- Size: 22′ x 30′
- Scale: N
- Minimum Radius: 20″
- Minimum Aisle Width: 30″
- Designed by Dan Bourque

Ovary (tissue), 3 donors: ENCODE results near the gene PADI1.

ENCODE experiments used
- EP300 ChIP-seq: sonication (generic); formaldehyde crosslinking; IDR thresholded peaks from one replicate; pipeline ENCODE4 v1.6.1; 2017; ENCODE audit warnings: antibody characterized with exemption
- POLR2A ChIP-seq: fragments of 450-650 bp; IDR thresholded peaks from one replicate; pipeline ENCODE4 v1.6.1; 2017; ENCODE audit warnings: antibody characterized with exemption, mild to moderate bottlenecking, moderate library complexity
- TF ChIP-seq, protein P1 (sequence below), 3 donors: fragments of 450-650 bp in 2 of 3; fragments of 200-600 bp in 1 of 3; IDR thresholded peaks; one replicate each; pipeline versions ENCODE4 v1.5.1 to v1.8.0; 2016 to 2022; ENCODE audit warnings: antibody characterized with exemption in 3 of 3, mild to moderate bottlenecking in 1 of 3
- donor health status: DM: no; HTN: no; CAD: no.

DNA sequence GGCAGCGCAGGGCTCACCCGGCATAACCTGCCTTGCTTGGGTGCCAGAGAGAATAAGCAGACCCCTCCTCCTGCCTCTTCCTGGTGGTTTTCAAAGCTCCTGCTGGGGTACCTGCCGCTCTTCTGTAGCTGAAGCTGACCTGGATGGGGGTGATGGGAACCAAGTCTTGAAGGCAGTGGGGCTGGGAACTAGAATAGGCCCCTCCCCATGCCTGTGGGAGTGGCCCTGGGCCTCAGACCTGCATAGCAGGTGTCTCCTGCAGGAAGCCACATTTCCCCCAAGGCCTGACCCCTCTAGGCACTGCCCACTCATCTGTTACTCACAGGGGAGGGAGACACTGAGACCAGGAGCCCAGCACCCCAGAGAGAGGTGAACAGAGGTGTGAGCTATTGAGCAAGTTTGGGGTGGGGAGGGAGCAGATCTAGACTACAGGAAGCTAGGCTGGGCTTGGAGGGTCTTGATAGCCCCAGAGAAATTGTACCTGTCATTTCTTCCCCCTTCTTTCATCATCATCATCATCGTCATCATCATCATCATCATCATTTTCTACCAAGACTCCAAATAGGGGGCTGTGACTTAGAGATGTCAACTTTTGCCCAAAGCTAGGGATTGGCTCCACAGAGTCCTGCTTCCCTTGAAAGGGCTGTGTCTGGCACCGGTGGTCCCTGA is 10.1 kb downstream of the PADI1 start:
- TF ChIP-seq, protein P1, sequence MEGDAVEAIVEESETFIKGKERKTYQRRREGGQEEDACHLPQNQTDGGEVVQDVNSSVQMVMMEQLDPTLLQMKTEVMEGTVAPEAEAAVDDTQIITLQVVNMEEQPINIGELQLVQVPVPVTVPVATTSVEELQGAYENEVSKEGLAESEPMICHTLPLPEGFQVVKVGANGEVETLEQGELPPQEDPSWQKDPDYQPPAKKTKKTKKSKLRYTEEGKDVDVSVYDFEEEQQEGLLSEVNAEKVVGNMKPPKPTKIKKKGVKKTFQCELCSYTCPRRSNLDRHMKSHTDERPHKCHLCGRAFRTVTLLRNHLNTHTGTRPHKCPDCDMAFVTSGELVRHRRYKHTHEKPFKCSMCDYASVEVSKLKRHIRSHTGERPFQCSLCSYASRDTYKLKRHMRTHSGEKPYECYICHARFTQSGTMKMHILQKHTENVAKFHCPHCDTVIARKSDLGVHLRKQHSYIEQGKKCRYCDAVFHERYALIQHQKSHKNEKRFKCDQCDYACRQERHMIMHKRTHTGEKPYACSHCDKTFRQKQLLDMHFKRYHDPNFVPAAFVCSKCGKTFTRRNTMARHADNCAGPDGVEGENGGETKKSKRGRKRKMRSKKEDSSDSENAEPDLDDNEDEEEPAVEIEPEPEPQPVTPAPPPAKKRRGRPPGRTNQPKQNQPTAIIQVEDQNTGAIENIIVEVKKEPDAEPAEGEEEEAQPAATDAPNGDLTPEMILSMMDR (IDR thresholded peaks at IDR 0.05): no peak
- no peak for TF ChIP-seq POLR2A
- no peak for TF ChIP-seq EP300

The Nicholas, Fayette & Greenbriar railroad, more commonly known as the NF&G, was a paper railroad set up by the Interstate Commerce Commission (ICC) in 1929 to resolve the battle between the C&O and NYC on which road would serve the rich coal deposits being developed along the Gauley and Meadow Rivers. The heart of the NF&G was the assembly yard and engine facility at Rainelle, WV. Between the yard and engine terminal was Meadow River Lumber Company, the largest hardwood sawmill in the world. The NYC reached Rainelle from the west via Gauley Bridge, WV. The C&O reached Rainelle via a steep grade from Meadow Creek, WV. Originally, the C&O’s connection ascended Meadow Creek via a double switchback. In 1947, this switchback was replaced with a pair of loops that became a signature feature of the NF&G (the NF&G loops). Despite replacing the switchbacks, the grade on the loops was still nearly 3.5%! Several branches of all sizes left the NF&G main. While some were owned solely by the C&O or NYC, two of the largest, the Rupert Sub/Big Clear Creek Sub to Clearco, WV and the Kanawha & Eastern (K&E) Sub to the Quinwood, WV area were jointly served by both roads.